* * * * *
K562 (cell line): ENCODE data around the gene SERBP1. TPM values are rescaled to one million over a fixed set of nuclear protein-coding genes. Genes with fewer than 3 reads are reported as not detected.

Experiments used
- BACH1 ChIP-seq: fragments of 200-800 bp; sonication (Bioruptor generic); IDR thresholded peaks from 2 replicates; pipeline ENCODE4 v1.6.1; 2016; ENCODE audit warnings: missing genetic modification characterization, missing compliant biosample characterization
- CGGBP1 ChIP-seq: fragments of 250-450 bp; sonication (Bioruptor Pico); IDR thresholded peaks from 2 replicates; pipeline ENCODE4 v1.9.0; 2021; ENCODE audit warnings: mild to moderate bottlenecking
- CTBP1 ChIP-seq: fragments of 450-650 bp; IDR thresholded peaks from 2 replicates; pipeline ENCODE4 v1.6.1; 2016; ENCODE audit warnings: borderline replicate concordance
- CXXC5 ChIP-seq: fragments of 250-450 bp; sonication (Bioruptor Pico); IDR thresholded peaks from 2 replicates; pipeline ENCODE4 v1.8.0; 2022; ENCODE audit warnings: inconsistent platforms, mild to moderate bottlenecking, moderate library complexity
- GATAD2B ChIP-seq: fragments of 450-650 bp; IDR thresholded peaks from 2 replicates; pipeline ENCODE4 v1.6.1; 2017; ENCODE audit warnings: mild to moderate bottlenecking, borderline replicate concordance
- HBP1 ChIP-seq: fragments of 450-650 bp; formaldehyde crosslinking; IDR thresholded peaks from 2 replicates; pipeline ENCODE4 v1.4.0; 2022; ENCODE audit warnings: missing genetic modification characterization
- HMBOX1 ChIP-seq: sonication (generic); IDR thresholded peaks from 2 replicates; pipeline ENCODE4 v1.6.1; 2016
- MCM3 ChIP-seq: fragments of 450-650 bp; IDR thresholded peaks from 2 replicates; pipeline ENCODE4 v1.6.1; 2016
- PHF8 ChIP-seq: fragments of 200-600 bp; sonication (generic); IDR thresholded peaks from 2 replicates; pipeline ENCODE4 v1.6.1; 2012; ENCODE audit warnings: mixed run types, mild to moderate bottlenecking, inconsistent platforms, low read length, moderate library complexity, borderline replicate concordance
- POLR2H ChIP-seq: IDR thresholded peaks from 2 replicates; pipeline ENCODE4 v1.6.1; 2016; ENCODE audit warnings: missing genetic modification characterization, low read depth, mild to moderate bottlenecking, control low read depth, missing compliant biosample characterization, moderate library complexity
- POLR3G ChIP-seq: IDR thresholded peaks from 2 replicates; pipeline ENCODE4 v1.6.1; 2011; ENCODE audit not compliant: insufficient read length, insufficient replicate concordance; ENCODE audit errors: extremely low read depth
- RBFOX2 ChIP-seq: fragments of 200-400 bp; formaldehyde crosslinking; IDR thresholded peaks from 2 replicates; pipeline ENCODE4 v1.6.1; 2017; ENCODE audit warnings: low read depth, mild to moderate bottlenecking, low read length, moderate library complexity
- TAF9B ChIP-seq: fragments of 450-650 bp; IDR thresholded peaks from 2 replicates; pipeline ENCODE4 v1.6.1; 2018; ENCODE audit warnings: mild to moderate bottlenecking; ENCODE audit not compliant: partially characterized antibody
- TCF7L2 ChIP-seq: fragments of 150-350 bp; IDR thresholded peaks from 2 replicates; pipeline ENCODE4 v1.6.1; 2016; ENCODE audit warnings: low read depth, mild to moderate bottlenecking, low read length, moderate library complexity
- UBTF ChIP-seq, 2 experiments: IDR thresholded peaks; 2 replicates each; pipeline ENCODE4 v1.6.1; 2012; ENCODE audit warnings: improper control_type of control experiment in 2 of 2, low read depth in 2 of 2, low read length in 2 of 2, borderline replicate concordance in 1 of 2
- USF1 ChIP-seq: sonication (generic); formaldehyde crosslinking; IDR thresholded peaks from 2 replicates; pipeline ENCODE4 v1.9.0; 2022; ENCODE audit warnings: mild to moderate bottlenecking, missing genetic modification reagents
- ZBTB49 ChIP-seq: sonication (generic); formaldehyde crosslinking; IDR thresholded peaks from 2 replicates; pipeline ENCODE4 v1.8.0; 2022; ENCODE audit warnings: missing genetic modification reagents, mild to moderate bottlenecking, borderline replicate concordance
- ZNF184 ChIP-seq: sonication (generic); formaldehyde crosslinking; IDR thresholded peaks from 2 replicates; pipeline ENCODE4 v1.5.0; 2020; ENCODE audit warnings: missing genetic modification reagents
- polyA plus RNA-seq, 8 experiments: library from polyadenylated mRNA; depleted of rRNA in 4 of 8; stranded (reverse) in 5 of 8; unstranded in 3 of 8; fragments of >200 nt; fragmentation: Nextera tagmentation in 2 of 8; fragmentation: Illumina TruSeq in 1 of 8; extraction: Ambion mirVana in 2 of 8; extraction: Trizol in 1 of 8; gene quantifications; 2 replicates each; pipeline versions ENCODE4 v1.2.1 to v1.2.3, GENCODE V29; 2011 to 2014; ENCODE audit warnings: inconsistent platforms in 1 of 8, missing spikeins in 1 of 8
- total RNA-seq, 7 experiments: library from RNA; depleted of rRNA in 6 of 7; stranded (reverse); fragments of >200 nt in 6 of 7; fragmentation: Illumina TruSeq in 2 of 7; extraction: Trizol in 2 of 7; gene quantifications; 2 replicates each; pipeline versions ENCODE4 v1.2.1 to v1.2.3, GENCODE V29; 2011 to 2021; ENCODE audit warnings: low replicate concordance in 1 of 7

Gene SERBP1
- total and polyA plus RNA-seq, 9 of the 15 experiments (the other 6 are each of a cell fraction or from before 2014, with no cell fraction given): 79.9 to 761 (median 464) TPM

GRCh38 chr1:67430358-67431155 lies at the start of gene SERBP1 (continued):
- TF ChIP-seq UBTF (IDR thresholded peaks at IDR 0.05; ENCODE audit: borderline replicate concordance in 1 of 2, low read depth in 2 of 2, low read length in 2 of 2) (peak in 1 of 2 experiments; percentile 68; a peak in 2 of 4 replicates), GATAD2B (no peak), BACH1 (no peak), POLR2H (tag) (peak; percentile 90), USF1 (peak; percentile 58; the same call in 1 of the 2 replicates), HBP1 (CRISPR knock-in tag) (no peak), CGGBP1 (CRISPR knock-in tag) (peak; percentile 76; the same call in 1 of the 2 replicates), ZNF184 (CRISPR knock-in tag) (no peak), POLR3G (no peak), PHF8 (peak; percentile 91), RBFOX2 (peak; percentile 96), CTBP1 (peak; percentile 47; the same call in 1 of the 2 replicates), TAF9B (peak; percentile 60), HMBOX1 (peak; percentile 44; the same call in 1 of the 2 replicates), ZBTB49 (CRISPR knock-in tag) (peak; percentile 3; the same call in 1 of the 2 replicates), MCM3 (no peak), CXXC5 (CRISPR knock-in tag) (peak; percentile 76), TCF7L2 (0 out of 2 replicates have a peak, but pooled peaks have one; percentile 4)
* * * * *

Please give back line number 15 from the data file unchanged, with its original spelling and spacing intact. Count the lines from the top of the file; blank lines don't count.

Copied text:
- TAF9B ChIP-seq: fragments of 450-650 bp; IDR thresholded peaks from 2 replicates; pipeline ENCODE4 v1.6.1; 2018; ENCODE audit warnings: mild to moderate bottlenecking; ENCODE audit not compliant: partially characterized antibody